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Member "hashcat-6.2.6/docs/keyboard-layout-mapping.md" (2 Sep 2022, 4436 Bytes) of package /linux/privat/hashcat-6.2.6.tar.gz:

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Some notes about the --keyboard-layout-mapping feature

This new configuration item was added to handle a special TrueCrypt and VeraCrypt "feature" which is automatically active during the setup of encryption for a system partition or an entire system drive. Due to BIOS requirements, the user's keyboard layout is always set to the US keyboard layout during the pre-boot stage (no matter which layout is actually in use). In other words, in the pre-boot stage, when TC/VC asks the user to enter the password, the layout is actually set to the US keyboard layout.

To avoid conflicts with the real keyboard layout configured in the OS, both TC and VC have a little trick: they set the OS keyboard layout to US keyboard layout while the password prompt window is opened. You can actually verify this in the language task bar while the password prompt window is open. It will switch from whatever is configured to English, and after the window is closed, the original keyboard layout is restored.

This has a serious impact on cracking the password. For example, my German keyboard layout is a "QWERTZ" keyboard layout. The US keyboard, however used a "QWERTY" layout. The difference is that the position of the "y" and "z" letter is exchanged. If it was just that, this wouldn't be much of a problem - but almost all the special symbols are mapped very differently. (I won't go into the details; you might want to compare it yourself for fun.)

And when it comes to non-Latin based languages, this behaviour gets completely out of control. Just one example: If the user enters the password بين التخصصات (interdisciplinary) on an Arabic keyboard, the password we need to guess is: fdk hgjowwhj[g.

To deal with all of this, a hashcat user needs to know exactly which keyboard was enabled when the password was entered into the password window during setup. For German, I've added an example keyboard layout to the newly created folder "layouts", which now ships with the binary and on GitHub master. For instance, if you know a German keyboard was used, you can now add "--keyboard-layout-mapping layouts/de.hckmap" to the commandline.

Unfortunately, since I don't own all of the existing keyboards, it will be necessary for hashcat users to contribute the rest of the missing mapping tables - ideally, as a GitHub PR. Almost every language I know has special keyboard layouts. There's even a difference between the UK and US layouts.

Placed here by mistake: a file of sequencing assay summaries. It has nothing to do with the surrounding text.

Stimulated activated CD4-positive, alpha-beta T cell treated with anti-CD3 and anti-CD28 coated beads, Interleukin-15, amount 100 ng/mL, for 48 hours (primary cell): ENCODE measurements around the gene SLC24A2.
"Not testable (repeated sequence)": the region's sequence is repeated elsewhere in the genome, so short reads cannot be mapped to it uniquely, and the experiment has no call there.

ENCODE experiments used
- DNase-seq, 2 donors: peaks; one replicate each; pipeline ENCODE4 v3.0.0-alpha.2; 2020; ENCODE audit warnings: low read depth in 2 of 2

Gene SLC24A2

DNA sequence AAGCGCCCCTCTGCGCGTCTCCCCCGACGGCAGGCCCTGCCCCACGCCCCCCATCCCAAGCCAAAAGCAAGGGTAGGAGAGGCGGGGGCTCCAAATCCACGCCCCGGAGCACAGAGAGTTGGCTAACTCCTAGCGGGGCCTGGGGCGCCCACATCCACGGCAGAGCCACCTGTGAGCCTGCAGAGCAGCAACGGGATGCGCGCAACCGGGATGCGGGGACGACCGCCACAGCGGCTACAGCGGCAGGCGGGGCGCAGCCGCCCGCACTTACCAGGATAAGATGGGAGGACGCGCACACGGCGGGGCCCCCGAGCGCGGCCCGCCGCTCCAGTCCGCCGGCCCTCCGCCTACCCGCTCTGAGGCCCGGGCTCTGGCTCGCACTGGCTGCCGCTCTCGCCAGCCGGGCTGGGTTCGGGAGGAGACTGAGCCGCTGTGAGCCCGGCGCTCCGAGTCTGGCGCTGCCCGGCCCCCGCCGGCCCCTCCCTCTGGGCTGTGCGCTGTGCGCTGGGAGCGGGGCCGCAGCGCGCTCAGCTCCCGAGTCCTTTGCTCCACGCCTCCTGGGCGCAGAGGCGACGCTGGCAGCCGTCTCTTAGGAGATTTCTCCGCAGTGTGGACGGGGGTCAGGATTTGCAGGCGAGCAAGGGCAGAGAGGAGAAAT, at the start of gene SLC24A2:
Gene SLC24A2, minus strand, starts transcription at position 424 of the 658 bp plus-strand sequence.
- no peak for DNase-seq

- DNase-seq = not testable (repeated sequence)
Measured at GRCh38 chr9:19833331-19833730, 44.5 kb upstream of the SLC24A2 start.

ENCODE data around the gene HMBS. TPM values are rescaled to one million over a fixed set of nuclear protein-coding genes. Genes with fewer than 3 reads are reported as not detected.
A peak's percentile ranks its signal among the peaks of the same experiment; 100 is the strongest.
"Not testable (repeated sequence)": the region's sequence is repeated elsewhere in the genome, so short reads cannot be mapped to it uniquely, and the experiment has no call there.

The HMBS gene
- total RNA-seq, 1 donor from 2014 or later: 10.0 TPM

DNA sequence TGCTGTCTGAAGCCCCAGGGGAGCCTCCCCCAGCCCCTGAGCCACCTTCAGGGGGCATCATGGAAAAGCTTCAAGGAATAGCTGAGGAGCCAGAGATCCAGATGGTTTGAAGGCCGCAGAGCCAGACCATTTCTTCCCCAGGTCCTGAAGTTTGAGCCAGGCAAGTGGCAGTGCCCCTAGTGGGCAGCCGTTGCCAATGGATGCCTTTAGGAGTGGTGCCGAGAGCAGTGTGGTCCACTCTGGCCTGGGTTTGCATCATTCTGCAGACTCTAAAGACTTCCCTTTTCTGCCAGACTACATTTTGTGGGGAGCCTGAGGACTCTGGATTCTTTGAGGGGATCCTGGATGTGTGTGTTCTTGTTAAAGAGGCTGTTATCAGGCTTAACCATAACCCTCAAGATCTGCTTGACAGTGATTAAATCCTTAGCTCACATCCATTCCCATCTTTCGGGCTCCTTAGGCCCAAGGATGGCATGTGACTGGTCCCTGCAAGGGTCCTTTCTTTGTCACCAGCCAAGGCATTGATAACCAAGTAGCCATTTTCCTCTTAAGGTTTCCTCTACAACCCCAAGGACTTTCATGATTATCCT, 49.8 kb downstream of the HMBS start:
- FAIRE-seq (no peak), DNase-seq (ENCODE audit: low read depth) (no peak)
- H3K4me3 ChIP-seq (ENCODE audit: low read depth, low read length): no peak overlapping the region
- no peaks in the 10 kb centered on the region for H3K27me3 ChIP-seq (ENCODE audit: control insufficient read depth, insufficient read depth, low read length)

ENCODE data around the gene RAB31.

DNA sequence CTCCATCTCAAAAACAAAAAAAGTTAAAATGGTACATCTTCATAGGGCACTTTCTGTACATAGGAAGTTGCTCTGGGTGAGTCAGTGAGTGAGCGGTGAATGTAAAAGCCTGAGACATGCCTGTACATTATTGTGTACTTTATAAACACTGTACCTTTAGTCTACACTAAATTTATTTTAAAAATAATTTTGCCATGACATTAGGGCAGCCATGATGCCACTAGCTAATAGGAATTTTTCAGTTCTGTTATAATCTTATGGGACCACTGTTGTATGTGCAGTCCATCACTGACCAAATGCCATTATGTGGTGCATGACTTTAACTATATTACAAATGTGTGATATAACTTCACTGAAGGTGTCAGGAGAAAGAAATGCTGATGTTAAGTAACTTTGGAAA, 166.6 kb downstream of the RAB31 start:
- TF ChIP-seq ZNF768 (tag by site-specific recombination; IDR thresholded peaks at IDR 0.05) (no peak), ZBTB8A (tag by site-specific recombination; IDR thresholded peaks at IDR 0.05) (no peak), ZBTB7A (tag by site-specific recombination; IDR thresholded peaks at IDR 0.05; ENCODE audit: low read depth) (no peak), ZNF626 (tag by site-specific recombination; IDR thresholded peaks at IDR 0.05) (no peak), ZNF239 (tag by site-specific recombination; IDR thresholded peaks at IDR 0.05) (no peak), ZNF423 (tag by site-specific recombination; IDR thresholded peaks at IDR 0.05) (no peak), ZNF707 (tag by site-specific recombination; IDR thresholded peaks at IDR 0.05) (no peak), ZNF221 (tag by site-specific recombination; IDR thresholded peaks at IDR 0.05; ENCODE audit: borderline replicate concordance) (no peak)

Here's how you can help. To create a language-specific mapping table, open a text editor, and press every key on the keyboard, starting from the top left to the top right. Press Enter after every key. Use only keys which represent a real character, and ignore control keys such as Backspace, Caps Lock, etc. Then move to the next row below and repeat the process from the left to the right, and so on until you reach the space character. At that point, repeat exactly the same sequence, but with Shift pressed. When done, add a Tab after each character (Tab is used as separator character). Then switch the keyboard layout to English and repeat the entire process exactly in the same order, adding each character after the tab character. Hashcat fully supports all multibyte characters up to 32 bits on both sides of the mapping table (even if the right side side will be always a single byte character). As an example, see the layouts/de.hckmap file.

Note that when it comes to Alt/AltGr, this behavior is exploitable. TC/VC does not accept those modifier keys. If a user uses AltGr while entering the password, a window appears that tells the user that the use of this key is not allowed. For instance, on my German keyboard layout, I need to use AltGr+q to get the "@" character. As a consequence of this, we know that the TC/VC password cannot include any of the characters ("@", "[", "]", "", "€", "|", "{", "}", "~") if the user was using a German keyboard to enter the password.

At the same time, we can guarantee that "@" will never be listed on the left side of the mapping table - because the only characters that can appear there are the ones that are are reachable only without any modifier or by using shift (but not AltGr). If we combine these concepts, we could add some code to reject all passwords which contain at least one character not listed in a mapping table. This is not yet implemented - but I'll add it if hashcat users agree that there is value in it.